Tōku reo, tōku ohooho. My language, my awakening.
This whakataukī on page 14 of Te Pihinga 1 can be interpreted in a number of ways. It can refer to the revitalisation of te reo Māori which has been happening in recent decades and its accompanying strengthening of and pride in culture. For an individual pēpi it may refer to the way they learn about their world through their senses – including hearing language. As their senses develop, so their world’s horizons expand.
Whānau who speak two or more languages are giving their pēpi a special gift. At birth, a new born can pick out the differences between sounds for every language in the world. It’s so much easier to learn a second language in the early years especially when the language is heard from birth, (or before!). Connections in the brain for the sounds heard over and over again are being strengthened while the connections for sounds they don’t hear become more fragile and may be ‘pruned’.
Pēpi learns from ‘live’ language, not from listening to a CD or a video. Through their daily interactions with close whānau members they learn the natural rhythms, sounds and speech patterns for te reo.
Even if parents are not speakers of te reo Māori themselves, having children is often a motivator for them to start to learn and make it part of their family’s world. A starting place may be learning simple phrases to use during everyday interactions with their pēpi. There are a lot of free on-line resources too that will support them. Te Taura whiri o te reo Māori have a selection for varying levels of learner.
Other parents may need extra support and encouragement to see the value for their pēpi in being bi-lingual. The amount of language a child hears at home affects their language development, with children who hear more language, and a greater variety, having better early literacy skills. It may be easier for a child who learns a second language in their early years to learn another language later on.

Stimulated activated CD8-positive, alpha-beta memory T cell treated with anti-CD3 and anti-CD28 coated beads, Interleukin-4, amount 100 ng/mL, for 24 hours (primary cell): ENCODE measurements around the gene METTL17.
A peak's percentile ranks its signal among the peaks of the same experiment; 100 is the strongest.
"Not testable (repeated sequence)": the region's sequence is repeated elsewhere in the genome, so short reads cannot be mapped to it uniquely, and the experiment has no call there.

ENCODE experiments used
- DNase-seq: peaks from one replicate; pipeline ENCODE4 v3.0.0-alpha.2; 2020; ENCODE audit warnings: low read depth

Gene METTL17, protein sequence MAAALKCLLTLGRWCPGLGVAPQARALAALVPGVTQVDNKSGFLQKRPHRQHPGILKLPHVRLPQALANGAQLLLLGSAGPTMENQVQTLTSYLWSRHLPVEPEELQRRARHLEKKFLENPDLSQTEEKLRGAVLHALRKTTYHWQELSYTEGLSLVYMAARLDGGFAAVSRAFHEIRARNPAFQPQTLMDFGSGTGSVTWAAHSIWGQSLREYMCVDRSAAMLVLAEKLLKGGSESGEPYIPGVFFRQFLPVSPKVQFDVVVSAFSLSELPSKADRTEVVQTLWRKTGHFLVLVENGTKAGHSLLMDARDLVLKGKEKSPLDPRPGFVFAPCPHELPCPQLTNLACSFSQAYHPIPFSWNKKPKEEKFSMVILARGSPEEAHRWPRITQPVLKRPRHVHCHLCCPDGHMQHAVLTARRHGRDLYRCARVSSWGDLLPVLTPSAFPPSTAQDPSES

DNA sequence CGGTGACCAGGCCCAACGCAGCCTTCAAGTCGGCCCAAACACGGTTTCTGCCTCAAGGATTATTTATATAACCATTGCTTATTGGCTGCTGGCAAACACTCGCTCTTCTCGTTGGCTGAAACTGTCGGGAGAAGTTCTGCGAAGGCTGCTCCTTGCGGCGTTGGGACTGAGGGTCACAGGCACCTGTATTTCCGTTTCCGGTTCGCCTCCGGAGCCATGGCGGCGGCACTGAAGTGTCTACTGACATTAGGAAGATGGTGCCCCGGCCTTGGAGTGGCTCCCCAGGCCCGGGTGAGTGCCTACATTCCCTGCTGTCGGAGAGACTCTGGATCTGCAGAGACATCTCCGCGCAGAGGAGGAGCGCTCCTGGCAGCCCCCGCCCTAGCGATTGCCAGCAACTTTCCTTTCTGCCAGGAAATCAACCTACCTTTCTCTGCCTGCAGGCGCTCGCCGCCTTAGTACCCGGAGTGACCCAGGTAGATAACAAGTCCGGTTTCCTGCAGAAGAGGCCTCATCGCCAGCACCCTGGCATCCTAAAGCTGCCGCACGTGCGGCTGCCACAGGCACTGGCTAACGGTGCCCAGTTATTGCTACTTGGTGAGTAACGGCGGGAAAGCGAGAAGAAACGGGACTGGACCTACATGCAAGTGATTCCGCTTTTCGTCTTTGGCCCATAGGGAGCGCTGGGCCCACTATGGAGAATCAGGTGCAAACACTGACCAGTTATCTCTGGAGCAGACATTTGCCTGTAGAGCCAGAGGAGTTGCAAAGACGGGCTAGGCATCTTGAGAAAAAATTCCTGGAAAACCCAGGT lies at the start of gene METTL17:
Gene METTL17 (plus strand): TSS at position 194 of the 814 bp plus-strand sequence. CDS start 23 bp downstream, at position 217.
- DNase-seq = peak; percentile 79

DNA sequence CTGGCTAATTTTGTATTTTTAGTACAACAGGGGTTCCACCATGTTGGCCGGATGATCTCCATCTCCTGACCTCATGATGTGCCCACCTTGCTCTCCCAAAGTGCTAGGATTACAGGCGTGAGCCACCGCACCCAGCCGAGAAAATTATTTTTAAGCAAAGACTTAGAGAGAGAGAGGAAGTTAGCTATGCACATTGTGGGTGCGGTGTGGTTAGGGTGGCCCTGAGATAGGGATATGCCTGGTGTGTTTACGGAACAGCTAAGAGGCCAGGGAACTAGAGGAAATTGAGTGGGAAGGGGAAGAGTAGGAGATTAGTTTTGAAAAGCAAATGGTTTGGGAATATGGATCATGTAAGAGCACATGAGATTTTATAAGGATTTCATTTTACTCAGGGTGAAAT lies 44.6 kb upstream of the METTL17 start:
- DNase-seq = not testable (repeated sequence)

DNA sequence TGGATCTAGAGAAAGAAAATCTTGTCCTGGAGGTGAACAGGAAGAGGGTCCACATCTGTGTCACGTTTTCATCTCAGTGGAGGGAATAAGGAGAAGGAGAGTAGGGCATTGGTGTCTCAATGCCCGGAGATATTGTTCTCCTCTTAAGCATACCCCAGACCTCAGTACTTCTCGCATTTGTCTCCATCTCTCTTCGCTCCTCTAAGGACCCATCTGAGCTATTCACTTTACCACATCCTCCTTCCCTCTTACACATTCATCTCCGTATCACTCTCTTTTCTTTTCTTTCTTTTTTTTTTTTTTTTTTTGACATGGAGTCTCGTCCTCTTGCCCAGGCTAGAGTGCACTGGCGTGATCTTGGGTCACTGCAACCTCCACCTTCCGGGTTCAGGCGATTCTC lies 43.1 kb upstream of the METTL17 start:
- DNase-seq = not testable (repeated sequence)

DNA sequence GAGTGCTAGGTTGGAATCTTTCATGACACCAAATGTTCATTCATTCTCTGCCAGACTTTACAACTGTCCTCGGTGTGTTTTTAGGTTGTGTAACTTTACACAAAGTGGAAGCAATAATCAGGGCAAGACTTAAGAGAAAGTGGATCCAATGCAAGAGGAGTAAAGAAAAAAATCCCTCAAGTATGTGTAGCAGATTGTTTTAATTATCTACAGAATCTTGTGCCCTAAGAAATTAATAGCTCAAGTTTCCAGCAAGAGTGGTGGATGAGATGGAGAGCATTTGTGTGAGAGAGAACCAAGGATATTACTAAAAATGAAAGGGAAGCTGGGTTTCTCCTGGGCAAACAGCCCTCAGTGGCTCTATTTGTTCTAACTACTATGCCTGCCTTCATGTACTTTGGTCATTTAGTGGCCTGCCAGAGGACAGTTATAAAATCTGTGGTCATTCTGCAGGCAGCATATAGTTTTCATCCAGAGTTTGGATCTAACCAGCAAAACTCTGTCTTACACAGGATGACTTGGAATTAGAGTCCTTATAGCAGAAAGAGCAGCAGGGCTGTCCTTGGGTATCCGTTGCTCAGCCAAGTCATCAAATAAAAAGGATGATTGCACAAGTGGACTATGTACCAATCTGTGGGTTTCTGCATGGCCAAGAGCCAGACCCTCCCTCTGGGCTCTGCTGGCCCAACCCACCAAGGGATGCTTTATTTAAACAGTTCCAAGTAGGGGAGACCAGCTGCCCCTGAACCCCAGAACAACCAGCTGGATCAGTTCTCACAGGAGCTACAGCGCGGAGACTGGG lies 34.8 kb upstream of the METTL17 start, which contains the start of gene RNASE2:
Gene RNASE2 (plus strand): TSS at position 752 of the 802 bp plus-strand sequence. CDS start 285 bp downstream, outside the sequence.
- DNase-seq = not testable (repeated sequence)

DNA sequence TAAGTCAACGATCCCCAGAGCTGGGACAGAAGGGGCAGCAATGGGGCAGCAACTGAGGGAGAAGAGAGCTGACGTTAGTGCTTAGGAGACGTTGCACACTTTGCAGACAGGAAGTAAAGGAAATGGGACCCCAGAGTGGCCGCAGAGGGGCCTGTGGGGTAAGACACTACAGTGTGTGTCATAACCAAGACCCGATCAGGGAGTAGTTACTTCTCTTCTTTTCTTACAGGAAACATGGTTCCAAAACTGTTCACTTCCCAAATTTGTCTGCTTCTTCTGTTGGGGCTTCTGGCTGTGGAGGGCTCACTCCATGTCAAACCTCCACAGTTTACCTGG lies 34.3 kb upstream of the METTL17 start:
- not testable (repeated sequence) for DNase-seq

Although babies all learn at their own pace, they do go through the same stages for each language. When they start talking, they might use words from each language in one sentence. This is very normal. As they talk more, they’ll sort this out. Although they may have fewer words in each language than a mono-lingual child, they are likely to have a similar number of words overall.
Page 19 looks at te reo Māori with a wider lens than just the spoken word.
It is said taonga pūoro or Māori musical instruments come from the children of the Atua Māori. Their tunes are called rangi after Ranginui and rhythms come from the heartbeats of Papatuanuku.
From Tawhirimatea, god of the winds, we get the family of wind instruments. From Tangaroa, god of the seas, we get the instruments made from shells. Tanemāhuta, god of the forest, and also his daughters, Hine Pū te Hue and Hine Raukatauri, are the ancestors who give us a wide range of Māori musical instruments.
Taonga pūoro were used for expressing emotions, communicating with and soothing young tamariki. Te reo Māori is important for our tamariki. Pēpi as young as four months who live in bilingual homes can distinguish between two languages by watching lip and facial movements. Pēpi will also be familiar with the language that their māmā spoke during her hapūtanga.
Kia kaha te kōrero Māori – ahakoa he iti, he pounamu.
This web page on Te Ara provides further and fuller information about the whakapapa of taonga püoro, their descent from ngā atua, the many forms of traditional music and instruments, the loss and near demise of those traditions, and the revival in recent times.
Ahuru Mōwai [PDF, 460 KB] page 23 - Mana Reo signifies the power of language and communication. Language is the vehicle by which thoughts, customs, desires, hopes, frustrations, history, mythology, prayers, dreams, knowledge and understandings are communicated from one person to another (Barlow, p114)
Link through to Waiata mai - sing to me written by Brainwave Trust which confirms the value of waiata for stimulating learning and development.